my study / Large Seated Lion by Antoine-Louis Barye

original in bronze. my study graphite and white chalk

original in bronze.
my study graphite and white chalk

The bronze is small but I get the feeling this is a very strong animal as I’m trying to copy all the muscle groups. A museum guard and I both wondered if Barye exaggerated  the anatomy. I think the sculptures are probably anatomically correct but they seem like stronger lions than what I see on TV.

It’s important when you do a drawing study to stand in front of your subject and make the drawing as close to what you see as you can. If you take a photo and trace it you don’t remember things like muscle groups as well. And the proportions of the subject get a little file in your brain that you can use in the future. But if I took photos of lions I would only have a drawer full of photos.

At York Academy of Art they told us drawing is the most important skill an artist must have. The better your drawing skill is the better your paintings will be. There’s always room for improvement so an artist is not wasting time if they do a lot of sketches they never use for a finished painting. Every study is a challenge and answers questions.

my study / Lioness of Algeria by Antoine Louis Barye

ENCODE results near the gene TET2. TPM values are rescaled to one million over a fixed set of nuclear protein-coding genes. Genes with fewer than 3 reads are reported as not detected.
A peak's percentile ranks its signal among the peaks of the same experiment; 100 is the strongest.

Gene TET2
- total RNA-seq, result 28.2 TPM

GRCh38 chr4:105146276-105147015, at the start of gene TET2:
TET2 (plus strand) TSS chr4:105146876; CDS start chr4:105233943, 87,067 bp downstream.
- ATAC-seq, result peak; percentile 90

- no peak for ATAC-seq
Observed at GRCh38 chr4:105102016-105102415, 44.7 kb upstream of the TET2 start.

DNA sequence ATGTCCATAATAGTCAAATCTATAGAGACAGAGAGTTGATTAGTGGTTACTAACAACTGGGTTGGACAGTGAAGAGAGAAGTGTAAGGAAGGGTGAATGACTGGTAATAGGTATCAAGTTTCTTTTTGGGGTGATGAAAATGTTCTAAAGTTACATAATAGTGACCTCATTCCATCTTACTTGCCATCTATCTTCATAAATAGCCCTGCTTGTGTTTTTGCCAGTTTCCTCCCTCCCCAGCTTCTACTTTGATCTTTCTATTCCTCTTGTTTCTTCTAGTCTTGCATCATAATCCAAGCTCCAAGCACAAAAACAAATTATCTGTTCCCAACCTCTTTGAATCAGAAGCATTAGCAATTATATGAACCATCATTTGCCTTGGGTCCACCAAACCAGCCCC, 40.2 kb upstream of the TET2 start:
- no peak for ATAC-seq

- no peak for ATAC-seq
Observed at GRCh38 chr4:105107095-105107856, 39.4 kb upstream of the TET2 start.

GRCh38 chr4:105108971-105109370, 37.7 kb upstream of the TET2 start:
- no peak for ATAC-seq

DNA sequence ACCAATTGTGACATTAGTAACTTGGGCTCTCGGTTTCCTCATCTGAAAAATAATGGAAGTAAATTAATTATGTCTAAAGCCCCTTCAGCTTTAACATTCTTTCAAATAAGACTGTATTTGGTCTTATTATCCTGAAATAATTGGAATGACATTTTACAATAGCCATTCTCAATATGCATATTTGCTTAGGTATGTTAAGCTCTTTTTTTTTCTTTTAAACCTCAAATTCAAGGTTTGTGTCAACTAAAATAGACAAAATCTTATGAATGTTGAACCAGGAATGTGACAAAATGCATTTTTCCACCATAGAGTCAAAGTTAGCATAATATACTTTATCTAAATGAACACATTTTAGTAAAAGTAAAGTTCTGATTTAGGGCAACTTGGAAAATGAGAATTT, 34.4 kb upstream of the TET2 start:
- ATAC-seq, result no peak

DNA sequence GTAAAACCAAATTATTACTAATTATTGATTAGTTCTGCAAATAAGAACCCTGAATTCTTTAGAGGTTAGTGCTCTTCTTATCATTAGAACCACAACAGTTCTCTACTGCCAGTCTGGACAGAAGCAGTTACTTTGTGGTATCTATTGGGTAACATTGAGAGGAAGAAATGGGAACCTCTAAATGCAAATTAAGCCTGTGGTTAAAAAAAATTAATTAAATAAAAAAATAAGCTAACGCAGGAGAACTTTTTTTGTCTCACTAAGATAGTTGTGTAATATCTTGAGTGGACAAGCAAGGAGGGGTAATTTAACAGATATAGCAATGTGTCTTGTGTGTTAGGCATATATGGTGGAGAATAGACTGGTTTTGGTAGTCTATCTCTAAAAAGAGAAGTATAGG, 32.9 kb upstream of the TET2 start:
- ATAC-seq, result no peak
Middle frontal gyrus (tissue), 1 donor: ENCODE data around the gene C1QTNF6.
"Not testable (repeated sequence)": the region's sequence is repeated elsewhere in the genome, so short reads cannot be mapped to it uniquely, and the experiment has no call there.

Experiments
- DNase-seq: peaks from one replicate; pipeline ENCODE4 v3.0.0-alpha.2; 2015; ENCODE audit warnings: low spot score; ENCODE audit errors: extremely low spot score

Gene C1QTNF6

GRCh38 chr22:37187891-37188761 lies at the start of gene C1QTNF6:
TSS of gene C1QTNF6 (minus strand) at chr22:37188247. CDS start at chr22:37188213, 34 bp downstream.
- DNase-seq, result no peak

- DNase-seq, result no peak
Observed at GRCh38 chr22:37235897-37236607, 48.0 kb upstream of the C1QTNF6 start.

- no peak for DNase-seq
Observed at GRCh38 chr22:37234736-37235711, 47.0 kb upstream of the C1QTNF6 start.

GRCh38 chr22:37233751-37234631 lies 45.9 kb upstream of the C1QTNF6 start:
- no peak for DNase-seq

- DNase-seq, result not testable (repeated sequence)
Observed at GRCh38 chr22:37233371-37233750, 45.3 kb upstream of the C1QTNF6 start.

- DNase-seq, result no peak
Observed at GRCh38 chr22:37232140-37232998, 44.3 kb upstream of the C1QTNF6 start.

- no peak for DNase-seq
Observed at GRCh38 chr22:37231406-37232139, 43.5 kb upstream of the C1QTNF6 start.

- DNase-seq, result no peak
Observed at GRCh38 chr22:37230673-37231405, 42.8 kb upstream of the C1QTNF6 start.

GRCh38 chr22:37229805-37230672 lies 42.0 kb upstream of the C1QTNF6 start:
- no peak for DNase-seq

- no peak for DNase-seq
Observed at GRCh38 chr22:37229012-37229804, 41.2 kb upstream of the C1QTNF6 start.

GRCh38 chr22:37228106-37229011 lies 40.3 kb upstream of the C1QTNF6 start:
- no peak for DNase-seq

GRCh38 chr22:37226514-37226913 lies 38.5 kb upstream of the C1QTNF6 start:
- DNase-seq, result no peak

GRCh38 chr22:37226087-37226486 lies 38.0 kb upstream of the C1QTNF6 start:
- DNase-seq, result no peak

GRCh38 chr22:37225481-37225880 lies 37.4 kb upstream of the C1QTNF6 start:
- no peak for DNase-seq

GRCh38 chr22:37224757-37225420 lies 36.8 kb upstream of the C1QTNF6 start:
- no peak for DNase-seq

original in bronze. my study in graphite and white chalk.

original in bronze.
my study in graphite and white chalk.

Barye was French 1796 – 1875. He studied lion anatomy. These sculptures can be found at the VMFA. , a nice place to hang around and practice drawing if it rains all week.

5 photos from Rebirthing the Classics opening night at Art6

debriefing follows

debriefing follows

This shot shows the hall looking towards the front door on Broad St. with my work on both sides. The camera shots on the wall show the original masterpieces from the VMFA and Hollywood Cemetery that are the inspiration for each piece. Last Sat. was the day to take our entries to Art6. I loaded up my car in the morning and got there at noon. As I was unloading my work in the gallery Helene talked about putting my smaller pieces in the hall. That meant a bigger showing for me so I drove home and loaded my car again. I also brought 4 landscapes and some things I made up from my imagination. They don’t all fit the theme but it’s ok because they show continuity.